On the weekend on May 23-25, myself and two other members of TCNJ Taiko, Chris Leone and Stephanie Pypniowski, had the opportunity to travel out to Stanford University in California to attend the 2008 Intercollegiate Taiko Invitationals. This was the 14th annual gathering of collegiate Taiko players from across the country, which started in 1995 at Stanford. TCNJ Taiko still being in it’s formative stage, we figured that Invitationals would serve as a good place to learn technique, gain more exposure to the collegiate community, and network with both professional and collegiate groups. The weekend ended up being more than we could have imagined, surpassing our expectations.
Friday, May 23rd, 2008
So we originally arrived at Newark at midnight the night before for a 6:30AM flight, because we were accounting for extra time due to getting through TSA. Just our luck that the security checkpoint for our gate wasn’t even open, so we couldn’t do anything until 4:30. After failed attempts to sleep, we passed the time playing cards and eating the fried rice I had made and brought. Chris spent some quality time with Apollo Justice (of the Phoenix Wright series)…
After two long plane rides and various mass-transit trips, we arrived in sunny Palo Alto, CA around 1PM. Of course check-in didn’t start for about 8 hours, so we ditched our bags in Chris’s room and explored Stanford’s beautiful campus, the Stanford Shopping Center and downtown Palo-Alto. We had a nice dinner of really cheap (compared to the east coast) but really good sushi, and browsed all the shops and restaurants up and down University Ave.
The first night was pretty uneventful; we met in our dorm groups for the night and just had some time to hang out and get settled. Most people started arriving around 9PM or so, but about half of the people coming didn’t come until closer to 1AM or so. Until then, we got to know each other, played some games to pass the time, etc., and then passed out around 2 or so.
Saturday, May 24th, 2008
After an early-morning wakeup and breakfast, everyone was ushered into White Plaza for warmups. We did some basic stretches and exercises, and then broke into our workshop groups to learn Modori. Modori (meaning “somersault”) is a piece written by Stanford Taiko’s David Wells which was taught to everyone in attendance, and played by representatives of each school at the end of both of the weekend’s concerts as the Finale piece.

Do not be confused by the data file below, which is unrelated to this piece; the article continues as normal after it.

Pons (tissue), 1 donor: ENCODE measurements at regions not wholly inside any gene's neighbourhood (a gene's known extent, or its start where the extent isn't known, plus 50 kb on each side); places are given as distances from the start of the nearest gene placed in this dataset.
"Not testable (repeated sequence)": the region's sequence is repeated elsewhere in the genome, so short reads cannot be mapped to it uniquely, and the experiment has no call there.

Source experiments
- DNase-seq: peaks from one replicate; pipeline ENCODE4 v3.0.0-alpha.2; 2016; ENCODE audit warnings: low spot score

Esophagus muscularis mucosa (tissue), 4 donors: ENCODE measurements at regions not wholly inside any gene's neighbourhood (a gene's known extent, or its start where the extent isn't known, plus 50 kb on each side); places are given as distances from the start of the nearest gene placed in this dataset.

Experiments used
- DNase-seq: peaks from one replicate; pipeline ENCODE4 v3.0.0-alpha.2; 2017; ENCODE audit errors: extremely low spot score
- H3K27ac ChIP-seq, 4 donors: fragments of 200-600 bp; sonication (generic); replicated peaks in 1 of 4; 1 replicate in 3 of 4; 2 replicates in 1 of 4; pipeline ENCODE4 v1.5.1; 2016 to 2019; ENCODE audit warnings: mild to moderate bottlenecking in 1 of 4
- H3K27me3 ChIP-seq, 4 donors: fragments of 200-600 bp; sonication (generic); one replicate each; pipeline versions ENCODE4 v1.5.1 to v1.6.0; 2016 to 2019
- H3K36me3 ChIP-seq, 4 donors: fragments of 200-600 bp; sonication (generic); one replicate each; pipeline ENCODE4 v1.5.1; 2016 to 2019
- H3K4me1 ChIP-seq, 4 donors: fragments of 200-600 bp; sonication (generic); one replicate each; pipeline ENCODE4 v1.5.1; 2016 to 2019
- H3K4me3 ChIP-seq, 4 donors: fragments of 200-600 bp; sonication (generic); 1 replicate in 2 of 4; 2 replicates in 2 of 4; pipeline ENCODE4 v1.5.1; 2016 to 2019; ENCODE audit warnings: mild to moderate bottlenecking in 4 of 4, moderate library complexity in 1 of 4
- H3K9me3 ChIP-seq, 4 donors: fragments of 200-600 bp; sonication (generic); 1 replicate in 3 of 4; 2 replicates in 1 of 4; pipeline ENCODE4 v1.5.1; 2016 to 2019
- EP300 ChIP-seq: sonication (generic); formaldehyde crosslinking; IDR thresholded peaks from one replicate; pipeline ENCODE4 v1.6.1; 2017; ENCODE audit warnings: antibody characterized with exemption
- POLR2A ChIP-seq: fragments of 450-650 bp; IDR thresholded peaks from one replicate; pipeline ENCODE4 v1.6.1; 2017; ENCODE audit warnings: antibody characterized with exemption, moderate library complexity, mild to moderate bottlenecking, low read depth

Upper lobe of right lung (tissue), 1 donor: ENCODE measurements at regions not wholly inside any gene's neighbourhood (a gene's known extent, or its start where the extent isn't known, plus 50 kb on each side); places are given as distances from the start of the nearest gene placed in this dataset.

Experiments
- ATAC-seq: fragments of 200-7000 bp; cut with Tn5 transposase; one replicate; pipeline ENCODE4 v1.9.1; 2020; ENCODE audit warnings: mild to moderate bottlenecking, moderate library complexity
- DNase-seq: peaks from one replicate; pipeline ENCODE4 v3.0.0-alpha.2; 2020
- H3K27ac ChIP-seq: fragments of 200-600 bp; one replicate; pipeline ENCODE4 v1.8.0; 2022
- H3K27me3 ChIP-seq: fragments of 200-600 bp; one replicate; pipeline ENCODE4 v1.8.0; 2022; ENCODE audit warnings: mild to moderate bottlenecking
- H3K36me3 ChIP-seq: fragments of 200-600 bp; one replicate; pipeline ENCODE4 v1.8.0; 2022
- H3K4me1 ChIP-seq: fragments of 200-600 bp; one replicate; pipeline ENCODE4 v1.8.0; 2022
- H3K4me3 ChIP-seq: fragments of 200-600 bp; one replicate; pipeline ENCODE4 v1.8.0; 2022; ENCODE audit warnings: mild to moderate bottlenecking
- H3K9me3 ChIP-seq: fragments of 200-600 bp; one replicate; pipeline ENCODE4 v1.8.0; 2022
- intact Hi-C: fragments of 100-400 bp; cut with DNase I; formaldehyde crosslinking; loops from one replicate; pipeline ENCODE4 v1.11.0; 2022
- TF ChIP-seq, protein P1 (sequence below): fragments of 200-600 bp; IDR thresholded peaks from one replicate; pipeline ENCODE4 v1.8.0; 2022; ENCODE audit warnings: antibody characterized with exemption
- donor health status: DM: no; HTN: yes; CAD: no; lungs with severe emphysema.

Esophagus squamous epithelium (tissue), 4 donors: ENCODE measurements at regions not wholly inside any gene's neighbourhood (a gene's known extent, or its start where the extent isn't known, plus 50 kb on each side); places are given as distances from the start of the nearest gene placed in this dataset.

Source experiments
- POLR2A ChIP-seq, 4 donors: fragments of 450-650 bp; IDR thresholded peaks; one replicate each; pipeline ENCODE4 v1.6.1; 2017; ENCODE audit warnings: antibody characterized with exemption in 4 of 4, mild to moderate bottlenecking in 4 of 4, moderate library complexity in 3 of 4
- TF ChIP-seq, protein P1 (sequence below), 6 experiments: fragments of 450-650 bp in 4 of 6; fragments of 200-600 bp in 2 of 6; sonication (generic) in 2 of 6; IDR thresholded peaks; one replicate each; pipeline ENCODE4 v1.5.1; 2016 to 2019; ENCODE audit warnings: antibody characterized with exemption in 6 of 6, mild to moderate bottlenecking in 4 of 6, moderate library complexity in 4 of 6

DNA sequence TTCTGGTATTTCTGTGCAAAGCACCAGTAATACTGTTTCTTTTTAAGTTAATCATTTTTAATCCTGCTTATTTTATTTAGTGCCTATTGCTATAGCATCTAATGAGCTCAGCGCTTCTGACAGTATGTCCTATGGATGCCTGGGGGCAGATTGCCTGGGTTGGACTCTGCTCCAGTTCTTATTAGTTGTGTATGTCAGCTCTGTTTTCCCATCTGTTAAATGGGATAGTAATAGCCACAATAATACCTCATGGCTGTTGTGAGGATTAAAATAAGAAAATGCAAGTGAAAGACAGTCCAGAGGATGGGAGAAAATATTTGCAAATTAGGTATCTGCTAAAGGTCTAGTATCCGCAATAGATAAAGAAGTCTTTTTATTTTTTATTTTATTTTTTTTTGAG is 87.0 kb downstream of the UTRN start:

After warmups and learning Modori, we went to our first workshop. Mine was Improvisation with Russel Hisashi Baba and Jeanne Aiko Mercer of Shasta Taiko. First we talked a bit about improvisation and the theory behind it. Then we did an exercise where we went around in a circle and all created patterns that the rest of us then had to repeat, and another exercise where we all improved for increasing amounts of time. After that we did a cool exercise where we improved with two other players to create a whole song, completely improvised, which was really cool and ended up working better than I thought it would. There was another exercise to build confidence in soloists, and then we did a quick exercise to practice Oroshi on O-daiko, which was cool, after which we had to wrap up because the workshop time slot was over.
After lunch, we had moved on to our second workshops. Mine was Group Performance with San Jose Taiko. We started off with an exercise which tuned us in to stage presence and what needs to be running through your mind as a performer, and how your actions need to reflect purpose. We then did a 15-minute “Roy drill”, which really brought out the energy in the group. We then learned an exercise, building it up first by learning the notes, then adding kiai, and then movements. Using that exercise, we learned how to connect with the audience, and our fellow taiko players.
This workshop I found especially helpful, as energy and presence is an aspect where TCNJ Taiko has room for improvement. Having not had much of a chance to practice with other experienced taiko players, it was a good experience to really feel the energy throughout the room, and to feed off the other players. This year I hope to get our group to feel that same feeling – I’m still excited thinking back to the experience, and I want all of us to get a chance to experience it.
After the second workshops was practice for the concert, where we solidified Modori, and the other groups warmed up. [video of practice] The concert was informal, so I joined Chris and Steph in the audience since I wasn’t going to be playing until the end. We got the chance to watch most of the concert, and it was great to see all the groups we had watched on YouTube right there in front of us. It was also exciting to see all the people we had met over the course of the weekend thus far performing for us!
The last piece of the concert was Modori, which we had all learned, and it was played by representatives of each school. I got the chance to represent TCNJ Taiko on stage, along with 7 other schools. It was a great experience to perform a new song (and even solo in it!) in front of hundreds of collegiate taiko players! [video of Modori, Sat. night] Although it started out alittle rocky, it magically came together (thanks Deni >_<) and we all did an awesome job for having learned it only a few hours prior.